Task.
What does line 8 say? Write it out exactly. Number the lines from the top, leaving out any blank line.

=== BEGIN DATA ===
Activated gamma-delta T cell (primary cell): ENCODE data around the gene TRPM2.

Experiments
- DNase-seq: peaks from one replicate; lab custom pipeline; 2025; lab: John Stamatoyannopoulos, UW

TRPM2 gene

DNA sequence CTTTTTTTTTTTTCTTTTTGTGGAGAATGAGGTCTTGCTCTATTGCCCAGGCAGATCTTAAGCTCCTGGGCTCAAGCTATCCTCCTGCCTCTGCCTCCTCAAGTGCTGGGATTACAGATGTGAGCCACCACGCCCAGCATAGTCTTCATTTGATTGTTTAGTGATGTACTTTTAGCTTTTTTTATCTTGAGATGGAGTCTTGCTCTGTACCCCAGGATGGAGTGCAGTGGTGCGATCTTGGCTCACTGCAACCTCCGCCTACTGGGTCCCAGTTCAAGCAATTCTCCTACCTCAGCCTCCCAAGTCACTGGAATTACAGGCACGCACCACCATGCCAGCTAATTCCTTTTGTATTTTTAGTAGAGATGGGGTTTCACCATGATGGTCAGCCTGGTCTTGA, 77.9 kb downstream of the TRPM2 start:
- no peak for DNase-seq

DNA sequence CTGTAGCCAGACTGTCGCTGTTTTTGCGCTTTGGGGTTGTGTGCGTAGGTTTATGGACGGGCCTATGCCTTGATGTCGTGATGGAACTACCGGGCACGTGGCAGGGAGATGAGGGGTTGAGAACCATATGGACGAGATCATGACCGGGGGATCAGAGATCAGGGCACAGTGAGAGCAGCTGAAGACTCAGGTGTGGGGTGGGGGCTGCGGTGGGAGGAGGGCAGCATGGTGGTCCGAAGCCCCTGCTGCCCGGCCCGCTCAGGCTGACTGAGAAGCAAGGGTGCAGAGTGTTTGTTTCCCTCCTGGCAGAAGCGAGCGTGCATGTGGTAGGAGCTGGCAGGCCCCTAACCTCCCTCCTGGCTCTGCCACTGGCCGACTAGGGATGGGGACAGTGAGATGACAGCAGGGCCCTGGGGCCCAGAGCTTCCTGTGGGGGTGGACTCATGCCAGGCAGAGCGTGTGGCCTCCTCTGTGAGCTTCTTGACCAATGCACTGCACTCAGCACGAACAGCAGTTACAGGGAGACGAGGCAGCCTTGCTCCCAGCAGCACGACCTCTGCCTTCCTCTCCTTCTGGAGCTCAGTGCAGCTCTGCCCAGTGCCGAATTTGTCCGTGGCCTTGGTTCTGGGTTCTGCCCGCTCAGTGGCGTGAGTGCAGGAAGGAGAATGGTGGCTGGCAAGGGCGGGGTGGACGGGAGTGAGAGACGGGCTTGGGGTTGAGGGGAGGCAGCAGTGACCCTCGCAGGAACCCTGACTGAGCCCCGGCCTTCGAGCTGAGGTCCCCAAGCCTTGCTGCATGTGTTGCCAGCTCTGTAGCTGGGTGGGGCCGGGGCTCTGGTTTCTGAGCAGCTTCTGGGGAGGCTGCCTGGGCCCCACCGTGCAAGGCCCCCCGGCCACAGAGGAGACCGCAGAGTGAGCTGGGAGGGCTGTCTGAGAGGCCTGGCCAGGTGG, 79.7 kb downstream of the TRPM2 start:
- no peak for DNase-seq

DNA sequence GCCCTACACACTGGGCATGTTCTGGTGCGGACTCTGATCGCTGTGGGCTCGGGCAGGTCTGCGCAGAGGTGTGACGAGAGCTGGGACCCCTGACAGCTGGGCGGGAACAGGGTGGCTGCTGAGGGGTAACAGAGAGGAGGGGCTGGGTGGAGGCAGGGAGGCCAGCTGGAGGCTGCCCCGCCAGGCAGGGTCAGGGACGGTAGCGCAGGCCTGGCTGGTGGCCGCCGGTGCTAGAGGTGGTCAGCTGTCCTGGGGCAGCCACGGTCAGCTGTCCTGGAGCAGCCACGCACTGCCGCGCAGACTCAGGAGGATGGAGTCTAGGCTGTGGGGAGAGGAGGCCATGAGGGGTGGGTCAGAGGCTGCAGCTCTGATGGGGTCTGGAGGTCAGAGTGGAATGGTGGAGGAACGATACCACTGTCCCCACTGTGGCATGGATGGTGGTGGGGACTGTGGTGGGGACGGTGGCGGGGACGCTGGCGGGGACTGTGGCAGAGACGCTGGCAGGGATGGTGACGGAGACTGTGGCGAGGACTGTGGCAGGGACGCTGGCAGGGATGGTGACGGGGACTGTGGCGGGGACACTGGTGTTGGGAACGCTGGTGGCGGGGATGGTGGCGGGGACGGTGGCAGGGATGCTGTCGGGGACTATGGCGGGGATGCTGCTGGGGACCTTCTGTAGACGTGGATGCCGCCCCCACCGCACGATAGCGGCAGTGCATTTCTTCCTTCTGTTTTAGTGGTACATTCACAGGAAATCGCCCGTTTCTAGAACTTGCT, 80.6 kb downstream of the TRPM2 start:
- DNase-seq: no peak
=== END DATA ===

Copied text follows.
- no peak for DNase-seq